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A
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Drawing details – technical and poetic
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Drawing details – technical and poetic

Posted 11.09.2019
By Christian Schittich

Nobody will doubt the importance of the construction detail for a successful building.

After all, such details are not only about fulfilling technical requirements, but also about achieving a considered aesthetic consistency.  The work of the world’s most renowned architects is often made up of details that decisively shape the character and appearance of their buildings.  Details that can even be the defining factor in completing an initially strong design so that it becomes truly outstanding.

Like other components of a design, details are developed by architects mainly through drawing. They are also communicated through drawing to other members of the design team or those involved in the construction of the building.

Drawing is thus the elementary form of expression of the architect. It starts with the sketch, which is still an important tool for exploring and fine-tuning ideas and making these clear.

The importance of this process, starting often with pen and sketch paper, can be seen with some of the great architects, like Renzo Piano, who personally develops many key details of his buildings by hand. He does this on large scale, using felt pens and sketch paper and in a highly expressive way.

One could say that detail drawings reveal the innermost of a building and are thus akin to anatomical drawings showing what is hidden beneath the surface. What is particularly interesting about architectural details is that they are not just about design quality but also a high degree of technical expertise.

For major projects, however, hardly any detail is created today as the work of an individual or is built exclusively according to the plans of the architect. Modern construction and building processes are too complex for this. The more heterogeneous and differentiated the construction methods become, the larger the circle of those who are involved; in addition to the designers, there are usually different specialist engineers, and also, importantly, manufacturers and contractors. Particularly in the case of complex façade construction, it is these specialists who will produce the final drawings used for execution.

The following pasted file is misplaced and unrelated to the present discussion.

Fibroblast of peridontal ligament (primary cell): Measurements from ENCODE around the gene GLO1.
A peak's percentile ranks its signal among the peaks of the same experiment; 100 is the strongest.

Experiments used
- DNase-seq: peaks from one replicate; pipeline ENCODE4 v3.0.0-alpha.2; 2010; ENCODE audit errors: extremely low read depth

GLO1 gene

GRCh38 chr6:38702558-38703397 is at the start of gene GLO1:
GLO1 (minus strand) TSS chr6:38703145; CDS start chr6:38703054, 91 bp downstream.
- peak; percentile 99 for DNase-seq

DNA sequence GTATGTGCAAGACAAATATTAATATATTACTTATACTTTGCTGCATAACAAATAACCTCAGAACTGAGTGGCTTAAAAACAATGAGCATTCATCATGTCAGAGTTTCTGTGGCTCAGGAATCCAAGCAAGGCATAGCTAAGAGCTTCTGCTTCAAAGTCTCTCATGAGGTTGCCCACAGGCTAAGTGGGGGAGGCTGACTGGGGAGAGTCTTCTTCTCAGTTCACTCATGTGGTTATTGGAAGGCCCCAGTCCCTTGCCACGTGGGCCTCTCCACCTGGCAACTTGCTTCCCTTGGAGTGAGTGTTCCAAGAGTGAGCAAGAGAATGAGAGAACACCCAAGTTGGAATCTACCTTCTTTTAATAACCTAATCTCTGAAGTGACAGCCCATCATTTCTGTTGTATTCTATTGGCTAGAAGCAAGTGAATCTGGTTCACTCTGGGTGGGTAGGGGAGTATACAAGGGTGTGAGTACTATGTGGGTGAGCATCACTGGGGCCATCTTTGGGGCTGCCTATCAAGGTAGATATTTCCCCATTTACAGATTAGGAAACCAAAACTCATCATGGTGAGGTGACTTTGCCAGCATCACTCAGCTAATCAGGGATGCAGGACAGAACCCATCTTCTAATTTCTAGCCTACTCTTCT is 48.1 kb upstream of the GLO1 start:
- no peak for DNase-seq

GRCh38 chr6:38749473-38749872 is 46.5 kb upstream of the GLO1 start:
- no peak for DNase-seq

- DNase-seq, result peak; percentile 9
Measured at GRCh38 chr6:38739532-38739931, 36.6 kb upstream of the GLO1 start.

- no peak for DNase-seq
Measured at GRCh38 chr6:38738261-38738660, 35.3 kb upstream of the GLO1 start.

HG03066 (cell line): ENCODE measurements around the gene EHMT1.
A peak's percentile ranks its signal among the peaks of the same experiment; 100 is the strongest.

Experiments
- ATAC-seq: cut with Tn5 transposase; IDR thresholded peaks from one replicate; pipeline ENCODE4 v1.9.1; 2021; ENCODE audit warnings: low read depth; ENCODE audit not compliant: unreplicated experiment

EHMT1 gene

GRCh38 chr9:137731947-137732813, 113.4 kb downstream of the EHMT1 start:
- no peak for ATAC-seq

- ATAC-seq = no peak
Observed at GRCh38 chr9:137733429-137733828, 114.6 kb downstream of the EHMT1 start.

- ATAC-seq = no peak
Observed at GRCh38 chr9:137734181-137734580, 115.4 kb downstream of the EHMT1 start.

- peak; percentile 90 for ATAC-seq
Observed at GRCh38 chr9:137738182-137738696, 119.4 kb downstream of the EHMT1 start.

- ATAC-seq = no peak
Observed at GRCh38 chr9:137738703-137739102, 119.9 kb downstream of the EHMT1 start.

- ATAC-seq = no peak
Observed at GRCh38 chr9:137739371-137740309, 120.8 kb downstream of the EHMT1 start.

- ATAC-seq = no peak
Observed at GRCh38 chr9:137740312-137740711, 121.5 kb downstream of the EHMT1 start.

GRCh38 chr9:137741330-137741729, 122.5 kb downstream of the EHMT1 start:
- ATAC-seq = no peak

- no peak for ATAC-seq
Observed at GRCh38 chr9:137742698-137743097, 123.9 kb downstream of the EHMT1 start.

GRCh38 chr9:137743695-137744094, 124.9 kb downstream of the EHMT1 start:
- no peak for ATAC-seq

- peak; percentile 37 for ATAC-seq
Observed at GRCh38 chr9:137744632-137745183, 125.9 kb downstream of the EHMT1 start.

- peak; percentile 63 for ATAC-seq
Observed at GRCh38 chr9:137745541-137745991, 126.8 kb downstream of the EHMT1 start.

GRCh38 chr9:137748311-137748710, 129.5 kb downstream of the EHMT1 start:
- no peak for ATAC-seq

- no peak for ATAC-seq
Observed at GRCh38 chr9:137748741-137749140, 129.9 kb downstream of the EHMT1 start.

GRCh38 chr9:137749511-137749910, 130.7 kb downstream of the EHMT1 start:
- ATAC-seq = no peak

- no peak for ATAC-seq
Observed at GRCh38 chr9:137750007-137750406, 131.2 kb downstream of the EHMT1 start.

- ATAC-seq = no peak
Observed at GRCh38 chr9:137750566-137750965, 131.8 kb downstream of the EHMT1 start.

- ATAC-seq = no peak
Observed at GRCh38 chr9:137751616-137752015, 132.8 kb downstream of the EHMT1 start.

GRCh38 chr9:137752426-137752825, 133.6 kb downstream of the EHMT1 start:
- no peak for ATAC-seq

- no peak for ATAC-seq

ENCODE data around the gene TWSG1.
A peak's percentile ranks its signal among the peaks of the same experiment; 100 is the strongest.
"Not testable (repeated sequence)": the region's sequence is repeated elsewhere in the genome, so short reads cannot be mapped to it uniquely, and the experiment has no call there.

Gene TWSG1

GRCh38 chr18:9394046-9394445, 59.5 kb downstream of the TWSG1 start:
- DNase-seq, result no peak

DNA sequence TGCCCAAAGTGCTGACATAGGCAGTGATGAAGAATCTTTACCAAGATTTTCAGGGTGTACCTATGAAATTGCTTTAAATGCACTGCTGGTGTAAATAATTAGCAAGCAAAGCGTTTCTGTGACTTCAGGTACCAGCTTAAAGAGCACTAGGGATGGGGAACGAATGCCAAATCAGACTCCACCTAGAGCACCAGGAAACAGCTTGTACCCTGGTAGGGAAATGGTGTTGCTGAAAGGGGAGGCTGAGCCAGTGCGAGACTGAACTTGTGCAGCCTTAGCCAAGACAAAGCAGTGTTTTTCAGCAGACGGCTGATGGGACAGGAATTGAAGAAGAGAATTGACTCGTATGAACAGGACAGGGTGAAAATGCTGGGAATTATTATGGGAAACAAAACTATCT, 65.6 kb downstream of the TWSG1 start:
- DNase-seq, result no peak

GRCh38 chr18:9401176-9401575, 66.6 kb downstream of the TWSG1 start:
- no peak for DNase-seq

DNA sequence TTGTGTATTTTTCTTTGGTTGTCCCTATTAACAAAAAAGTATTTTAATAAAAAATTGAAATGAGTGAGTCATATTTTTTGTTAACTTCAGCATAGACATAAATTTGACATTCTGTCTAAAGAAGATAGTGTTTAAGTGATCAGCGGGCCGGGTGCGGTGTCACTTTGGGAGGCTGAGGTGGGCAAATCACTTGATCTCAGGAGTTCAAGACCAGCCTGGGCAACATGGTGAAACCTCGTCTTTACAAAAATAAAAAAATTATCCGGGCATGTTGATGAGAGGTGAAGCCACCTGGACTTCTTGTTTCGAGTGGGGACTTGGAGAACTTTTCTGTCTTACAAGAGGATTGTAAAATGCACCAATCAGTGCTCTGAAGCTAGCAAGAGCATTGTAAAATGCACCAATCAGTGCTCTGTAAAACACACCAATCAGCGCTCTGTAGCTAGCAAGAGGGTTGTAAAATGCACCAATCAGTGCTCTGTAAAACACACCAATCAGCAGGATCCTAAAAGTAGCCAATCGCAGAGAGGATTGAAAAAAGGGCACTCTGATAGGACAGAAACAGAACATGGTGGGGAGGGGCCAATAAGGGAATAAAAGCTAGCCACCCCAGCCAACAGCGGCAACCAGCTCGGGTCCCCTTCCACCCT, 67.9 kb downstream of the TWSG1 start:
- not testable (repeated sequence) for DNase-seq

The execution plans intended for site which today are almost exclusively computer rendered, are   by in large subject to strong specifications and standards that limit the designer’s own potential for creative expression. In addition, these types of drawings are charged with multi-faceted information loads ranging from dimensions data to all kinds of data about materials and surfaces. As a result, the plans can appear heavily overloaded with information. This led Ansgar and Benedikt Schulz to put together a beautifully presented book called “Perfect Scale” that impressively demonstrates how contemporary plans for execution can become readable and how despite the abundance of information one can extract aesthetic qualities from them

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Ansgar and Benedikt Schulz. Perfect Scale. Munich: Edition DETAIL, 2015

Observing the line widths and distances used for certain scales in the printed version of such plans is one way towards a more artful approach to managing the data-laden drawings. The other is organising individual components in a strategic manner that does away with anything superfluous.

This does not only apply to content, but also unnecessary graphic elements. And so, even plans with technically complex information can become small works of art.

As a counterpoint to this, it is interesting to see how the explanatory detailed drawings of many Japanese architects show remarkable artistic qualities. Among some of them, a special form of representation has developed that deliberately dispenses with the exciting contrast between light and dark surfaces, and instead  covers the entire sheet with thin lines, usually of the same width, and over the entire surface. This is a highly poetic way of drawing that matches their designs. The fact that the details of small Japanese buildings in are often less complex is of course a key factor in facilitating this approach to representation.

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Kumiko Inui, House M, from The Japan Architect 106 / Summer 2017

Nevertheless, the examples mentioned here cannot hide the fact that the passion of many young architects for details is diminishing. This starts with teaching at universities, where design is usually given more attention than construction, and continues in practice when the architect increasingly loses influence in the execution process. Under these circumstances, it is especially welcome news that The Architecture Drawing Prize has extended its entry categories to include that of Working Details.

 

This post forms part of our series on The Architecture Drawing Prize: an open drawing competition curated by Make, WAF and Sir John Soane’s Museum to highlight the importance of drawing in architecture. Entries for 2019 close 27 September. Sponsored by William Hare Group.